In my last Single Unemployed Male blog I wrote about my experiences with Action 4 Employment (A4E) back in 2007. If you haven’t read it you can find it here.
It was when I was about two weeks from the end of my three month program that I applied for a job as an Operations Assistant at Boots’ branch in Castle Mall in Norwich. I saw their advertisement outside the store when I walked past during my lunch break, so I picked up an application form, completed their psycho-analytical test thing (more on that in a future entry), attached a copy of my CV and put in in the post box outside their store.
I was called in for an interview a few days later by one of the line managers, Nick Boyd. The interview went extremely well. We discussed the position before he took me on to the shop floor for a few tests. I passed these with flying colours before we went back up to the office. He then offered me the job on the spot, which I gratefully accepted. It was only a short-term contract, lasting for four weeks, but it was better than nothing.
The following Monday I went back to the A4E office in Norwich for what I thought would be the last time, to fill out some paperwork. This didn’t take very long, and after saying a few goodbyes to some of the people there I left the office around lunchtime, happy in the fact that I’d be starting my new job the next day.
A couple of days later I got a call on my mobile from one of the other Kates that worked for A4E. This was the Kate who was meant to be trying to find a work placement for me after Sheamus’ little brother left. From what I’d been told she used to be a television presenter, but I’d never actually seen or heard of her before I went to A4E. Which means she’ll probably be turning up on a reality television show right about now.
Kate wanted me to go into the office on my lunch break to fill out some forms. I had no idea what this was about until I saw her.
After congratulating me on getting my job Kate asked me to fill out a form which was basically the same as the one I’d filled out a few days before, but with a few differences. After I’d done my bit Kate took the form and filled in a few more boxes.
It was while she was doing this that I got a little suspicious. There was a section on the form about whether my job was temporary or permanent. When I told Kate that my job was temporary she said it didn’t matter and wrote on the form that my new job was permanent.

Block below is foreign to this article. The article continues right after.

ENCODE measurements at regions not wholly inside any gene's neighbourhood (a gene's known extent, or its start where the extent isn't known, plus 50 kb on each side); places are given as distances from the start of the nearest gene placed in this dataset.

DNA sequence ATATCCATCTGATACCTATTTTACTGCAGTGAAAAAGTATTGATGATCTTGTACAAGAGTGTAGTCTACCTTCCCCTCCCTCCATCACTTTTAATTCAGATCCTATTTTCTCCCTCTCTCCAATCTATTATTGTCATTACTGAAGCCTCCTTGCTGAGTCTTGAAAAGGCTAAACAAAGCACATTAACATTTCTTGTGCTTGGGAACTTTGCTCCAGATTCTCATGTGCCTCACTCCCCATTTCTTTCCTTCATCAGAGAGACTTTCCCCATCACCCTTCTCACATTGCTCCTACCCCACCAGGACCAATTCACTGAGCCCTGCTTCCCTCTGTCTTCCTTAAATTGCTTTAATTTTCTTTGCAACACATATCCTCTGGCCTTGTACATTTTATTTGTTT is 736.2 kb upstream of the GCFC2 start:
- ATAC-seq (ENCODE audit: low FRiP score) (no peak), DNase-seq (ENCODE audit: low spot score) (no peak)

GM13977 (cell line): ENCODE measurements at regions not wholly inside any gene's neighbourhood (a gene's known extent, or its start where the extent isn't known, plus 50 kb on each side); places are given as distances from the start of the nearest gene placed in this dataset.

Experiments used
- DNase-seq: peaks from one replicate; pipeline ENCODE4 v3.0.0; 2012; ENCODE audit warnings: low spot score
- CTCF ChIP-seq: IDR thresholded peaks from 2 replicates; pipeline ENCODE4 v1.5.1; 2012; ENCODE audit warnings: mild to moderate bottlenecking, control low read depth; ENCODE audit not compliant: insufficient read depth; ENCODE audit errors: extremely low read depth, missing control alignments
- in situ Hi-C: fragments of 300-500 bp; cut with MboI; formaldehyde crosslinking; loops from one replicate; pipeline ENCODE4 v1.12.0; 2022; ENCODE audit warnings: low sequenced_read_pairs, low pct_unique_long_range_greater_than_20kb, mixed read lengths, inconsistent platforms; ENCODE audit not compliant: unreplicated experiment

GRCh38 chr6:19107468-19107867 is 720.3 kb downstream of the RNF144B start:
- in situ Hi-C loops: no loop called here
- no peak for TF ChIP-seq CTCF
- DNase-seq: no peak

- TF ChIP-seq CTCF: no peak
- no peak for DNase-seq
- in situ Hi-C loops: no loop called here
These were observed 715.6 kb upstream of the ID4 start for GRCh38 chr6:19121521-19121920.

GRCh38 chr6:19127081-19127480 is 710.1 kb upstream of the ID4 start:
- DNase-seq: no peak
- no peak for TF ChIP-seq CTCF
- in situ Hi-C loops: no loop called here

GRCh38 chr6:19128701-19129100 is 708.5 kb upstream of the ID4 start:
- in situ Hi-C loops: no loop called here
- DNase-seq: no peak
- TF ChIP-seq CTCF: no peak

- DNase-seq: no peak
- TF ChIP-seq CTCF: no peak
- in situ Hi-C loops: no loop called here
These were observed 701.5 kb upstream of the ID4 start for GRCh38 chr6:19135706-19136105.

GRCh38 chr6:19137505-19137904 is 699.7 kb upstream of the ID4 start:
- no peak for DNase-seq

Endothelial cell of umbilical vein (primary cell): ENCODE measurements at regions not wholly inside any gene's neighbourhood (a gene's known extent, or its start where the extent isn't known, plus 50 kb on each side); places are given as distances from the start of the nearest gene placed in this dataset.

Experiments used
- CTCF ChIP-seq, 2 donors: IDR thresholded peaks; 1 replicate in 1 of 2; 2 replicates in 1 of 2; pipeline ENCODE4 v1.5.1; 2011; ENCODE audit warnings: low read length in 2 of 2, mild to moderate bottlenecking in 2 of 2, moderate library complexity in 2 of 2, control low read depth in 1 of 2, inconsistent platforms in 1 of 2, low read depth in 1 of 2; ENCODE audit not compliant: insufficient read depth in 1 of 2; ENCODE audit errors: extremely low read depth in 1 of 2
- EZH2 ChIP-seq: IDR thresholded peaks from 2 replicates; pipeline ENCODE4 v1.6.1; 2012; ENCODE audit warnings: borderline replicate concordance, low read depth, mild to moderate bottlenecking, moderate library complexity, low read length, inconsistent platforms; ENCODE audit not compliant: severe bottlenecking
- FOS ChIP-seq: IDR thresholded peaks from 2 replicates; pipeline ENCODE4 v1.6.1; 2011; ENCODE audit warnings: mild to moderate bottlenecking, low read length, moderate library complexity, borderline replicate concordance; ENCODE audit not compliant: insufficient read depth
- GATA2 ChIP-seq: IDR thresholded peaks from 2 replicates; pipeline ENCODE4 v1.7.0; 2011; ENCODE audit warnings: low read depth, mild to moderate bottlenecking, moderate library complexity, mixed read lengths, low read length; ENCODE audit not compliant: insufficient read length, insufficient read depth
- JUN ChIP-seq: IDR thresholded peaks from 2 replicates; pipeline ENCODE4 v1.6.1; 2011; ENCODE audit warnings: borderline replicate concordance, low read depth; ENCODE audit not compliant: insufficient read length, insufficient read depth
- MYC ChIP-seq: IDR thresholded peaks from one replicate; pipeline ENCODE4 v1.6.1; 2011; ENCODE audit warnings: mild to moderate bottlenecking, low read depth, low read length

I signed the form as she asked, and left the office feeling a little confused. As I went off to get something to eat I began to think about some of the things I’d heard about A4E’s operation, and I began to wonder if they were trying to fiddle the figures.
From what I could gather the government paid A4E for each person they helped back into permanent employment. They didn’t get anything if the work was only temporary. Which meant that when I found a job they wouldn’t get any payment because I was only on a four week contract.
So were Emma Harrison and her cronies fiddling the figures? Was what Kate did standard practice? I doubt if I was the only one they’d done this for, and I doubt that I was the last.
When I left their office that day I hoped that it would be the last time I had to deal with them. Although I’d had a lot of success as far as getting interviews was concerned apart from the free envelopes, paper and stamps they didn’t actually do much to help me find work. They never actually put me forward for any of the jobs that they sourced, they never found me a work placement, and they certainly had very little to do with me getting the job at Boots.
I left their office thinking that the Boots job would give my CV a boost, and that it would help me find more work after my contract ended. But as 2007 became 2008 the economic climate began to change all over the world. I had no idea that my period of unemployment would last this long. I also had no idea that I’d be seeing A4E again, and that that experience would leave me just as frustrated.